Now lets get back to what is up in maven. Our artifacts should be up in maven repository in the staging area in the 'open' state. While in this 'open' state you can check out what you've published to make sure all is good. To do this, login at repository.apache.org using your apache id. Find your artifacts in the staging repository. Browse the content. Make sure all artifacts made it up and that the poms look generally good. If it checks out, 'close' the repo. This will make the artifacts publically available. You will receive an email with the URL to give out for the temporary staging repository for others to use trying out this new release candidate. Include it in the email that announces the release candidate. Folks will need to add this repo URL to their local poms or to their local settings.xml file to pull the published release candidate artifacts. If the published artifacts are incomplete or borked, just delete the 'open' staged artifacts.
See the hbase-downstreamer test for a simple example of a project that is downstream of hbase an depends on it. Check it out and run its simple test to make sure maven artifacts are properly deployed to the maven repository. Be sure to edit the pom to point at the proper staging repo. Make sure you are pulling from the repo when tests run and that you are not getting from your local repo (pass -U or delete your local repo content and check maven is pulling from remote out of the staging repo).
See Publishing Maven Artifacts for some pointers on this maven staging process.
We no longer publish using the maven release plugin. Instead we do mvn deploy. It seems to give us a backdoor to maven release publishing. If no -SNAPSHOT on the version string, then we are 'deployed' to the apache maven repository staging directory from which we can publish URLs for candidates and later, if they pass, publish as release (if a -SNAPSHOT on the version string, deploy will put the artifacts up into apache snapshot repos).
If the hbase version ends in
-SNAPSHOT, the artifacts go elsewhere. They are put into the apache snapshots repository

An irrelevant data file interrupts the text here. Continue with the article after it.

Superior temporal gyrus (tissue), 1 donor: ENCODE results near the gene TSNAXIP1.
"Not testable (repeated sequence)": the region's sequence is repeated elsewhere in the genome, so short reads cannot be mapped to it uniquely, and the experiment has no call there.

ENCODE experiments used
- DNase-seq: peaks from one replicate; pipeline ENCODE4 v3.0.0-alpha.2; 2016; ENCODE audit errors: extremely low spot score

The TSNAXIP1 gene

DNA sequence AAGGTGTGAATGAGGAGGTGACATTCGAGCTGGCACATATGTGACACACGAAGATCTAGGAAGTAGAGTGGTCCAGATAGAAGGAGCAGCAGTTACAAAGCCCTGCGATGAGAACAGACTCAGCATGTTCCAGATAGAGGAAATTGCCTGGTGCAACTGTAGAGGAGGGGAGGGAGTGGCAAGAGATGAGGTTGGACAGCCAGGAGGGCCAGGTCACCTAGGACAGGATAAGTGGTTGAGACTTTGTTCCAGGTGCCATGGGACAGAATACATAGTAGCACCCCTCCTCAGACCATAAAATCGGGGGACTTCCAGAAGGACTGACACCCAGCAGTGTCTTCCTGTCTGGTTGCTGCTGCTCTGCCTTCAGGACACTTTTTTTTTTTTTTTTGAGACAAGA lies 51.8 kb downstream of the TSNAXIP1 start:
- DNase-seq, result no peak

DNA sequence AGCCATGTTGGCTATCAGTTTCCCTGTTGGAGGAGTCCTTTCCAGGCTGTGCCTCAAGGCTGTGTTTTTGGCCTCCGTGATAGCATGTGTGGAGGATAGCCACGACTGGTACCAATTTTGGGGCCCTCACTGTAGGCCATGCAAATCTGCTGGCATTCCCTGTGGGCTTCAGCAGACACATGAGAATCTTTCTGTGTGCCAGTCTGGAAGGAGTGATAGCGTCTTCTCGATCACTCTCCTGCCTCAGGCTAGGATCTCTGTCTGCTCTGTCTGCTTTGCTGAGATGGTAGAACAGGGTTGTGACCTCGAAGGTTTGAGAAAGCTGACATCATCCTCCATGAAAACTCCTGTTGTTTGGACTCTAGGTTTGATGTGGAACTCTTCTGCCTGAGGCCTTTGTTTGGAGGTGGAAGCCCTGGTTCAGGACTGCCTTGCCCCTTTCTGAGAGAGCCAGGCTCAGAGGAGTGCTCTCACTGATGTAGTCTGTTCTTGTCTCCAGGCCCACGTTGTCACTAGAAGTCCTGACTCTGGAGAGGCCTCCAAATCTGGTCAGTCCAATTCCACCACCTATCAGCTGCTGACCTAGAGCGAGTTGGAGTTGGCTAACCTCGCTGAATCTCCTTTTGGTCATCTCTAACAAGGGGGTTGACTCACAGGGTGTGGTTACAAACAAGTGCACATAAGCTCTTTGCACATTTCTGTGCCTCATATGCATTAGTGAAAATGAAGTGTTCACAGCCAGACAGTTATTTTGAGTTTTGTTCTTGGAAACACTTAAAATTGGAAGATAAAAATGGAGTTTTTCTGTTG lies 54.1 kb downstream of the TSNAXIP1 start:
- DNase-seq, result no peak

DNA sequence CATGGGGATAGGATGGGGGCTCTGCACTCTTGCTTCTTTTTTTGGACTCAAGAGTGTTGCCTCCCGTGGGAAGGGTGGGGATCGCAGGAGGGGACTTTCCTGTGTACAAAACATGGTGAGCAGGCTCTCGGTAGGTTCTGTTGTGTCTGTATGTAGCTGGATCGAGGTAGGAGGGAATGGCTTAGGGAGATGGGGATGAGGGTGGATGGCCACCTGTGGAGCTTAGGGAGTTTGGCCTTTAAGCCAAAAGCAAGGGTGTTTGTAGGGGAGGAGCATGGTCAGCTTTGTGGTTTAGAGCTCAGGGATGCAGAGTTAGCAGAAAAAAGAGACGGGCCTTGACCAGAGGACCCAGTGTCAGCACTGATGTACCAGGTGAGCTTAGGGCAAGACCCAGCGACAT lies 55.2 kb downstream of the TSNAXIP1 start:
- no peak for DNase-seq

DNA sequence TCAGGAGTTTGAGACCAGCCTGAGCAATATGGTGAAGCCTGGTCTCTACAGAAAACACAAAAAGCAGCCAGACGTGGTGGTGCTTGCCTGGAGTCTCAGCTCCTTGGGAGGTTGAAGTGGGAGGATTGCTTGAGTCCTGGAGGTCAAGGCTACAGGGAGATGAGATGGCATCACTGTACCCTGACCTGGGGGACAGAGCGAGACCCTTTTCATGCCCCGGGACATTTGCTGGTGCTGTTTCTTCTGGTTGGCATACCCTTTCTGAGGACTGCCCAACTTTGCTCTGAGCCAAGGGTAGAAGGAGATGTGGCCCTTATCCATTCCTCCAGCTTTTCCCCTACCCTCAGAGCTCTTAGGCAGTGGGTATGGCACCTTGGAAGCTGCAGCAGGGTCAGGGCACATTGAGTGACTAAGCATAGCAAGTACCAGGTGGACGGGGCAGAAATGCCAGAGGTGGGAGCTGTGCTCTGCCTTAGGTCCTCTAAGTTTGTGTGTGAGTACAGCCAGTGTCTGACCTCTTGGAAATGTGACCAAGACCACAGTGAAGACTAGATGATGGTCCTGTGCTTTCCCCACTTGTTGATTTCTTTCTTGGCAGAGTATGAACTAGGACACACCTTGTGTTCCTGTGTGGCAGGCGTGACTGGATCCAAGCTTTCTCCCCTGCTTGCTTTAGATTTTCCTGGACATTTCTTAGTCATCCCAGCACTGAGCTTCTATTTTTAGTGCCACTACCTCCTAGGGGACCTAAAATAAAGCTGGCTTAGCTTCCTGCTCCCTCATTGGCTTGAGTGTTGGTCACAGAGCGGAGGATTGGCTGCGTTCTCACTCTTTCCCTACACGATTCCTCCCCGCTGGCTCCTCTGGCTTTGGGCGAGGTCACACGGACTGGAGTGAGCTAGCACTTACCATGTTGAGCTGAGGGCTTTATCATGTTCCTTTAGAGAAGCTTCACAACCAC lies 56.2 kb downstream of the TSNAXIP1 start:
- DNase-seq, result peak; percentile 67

directly and are immediately available. Making a SNAPSHOT release, this is what you want to happen.
At this stage we have two tarballs in our 'version directory' and a set of artifacts up in maven in staging area in the
'closed' state publically available in a temporary staging repository whose URL you should have gotten in an email.
The above mentioned script,
make_rc.sh does all of the above for you minus the check of the artifacts built,
the closing of the staging repository up in maven, and the tagging of the release. If you run the script, do your checks at this
stage verifying the src and bin tarballs and checking what is up in staging using hbase-downstreamer project. Tag before you start
the build. You can always delete it if the build goes haywire.
If all checks out, next put the version directory up on people.apache.org. You will need to sign and fingerprint them before you push them up. In the version directory do this:
$ for i in *.tar.gz; do echo $i; gpg --print-mds $i > $i.mds ; done $ for i in *.tar.gz; do echo $i; gpg --armor --output $i.asc --detach-sig $i ; done $ cd .. # Presuming our 'version directory' is named 0.96.0RC0, now copy it up to people.apache.org. $ rsync -av 0.96.0RC0 people.apache.org:public_html
Make sure the people.apache.org directory is showing and that the mvn repo urls are good. Announce the release candidate on the mailing list and call a vote.
Make sure your
settings.xml is set up properly (see above for how).
Make sure the hbase version includes
-SNAPSHOT as a suffix. Here is how I published SNAPSHOTS of
a release that had an hbase version of 0.96.0 in its poms.
$ MAVEN_OPTS="-Xmx3g" mvn clean install -DskipTests javadoc:aggregate site assembly:single -Prelease $ MAVEN_OPTS="-Xmx3g" mvn -DskipTests deploy -Papache-release
make_rc.sh script mentioned above in the
(see Section 18.4.2, “Making a Release Candidate”) can help you publish
Make sure your hbase.version has a
-SNAPSHOT suffix and then run
the script. It will put a snapshot up into the apache snapshot repository for you.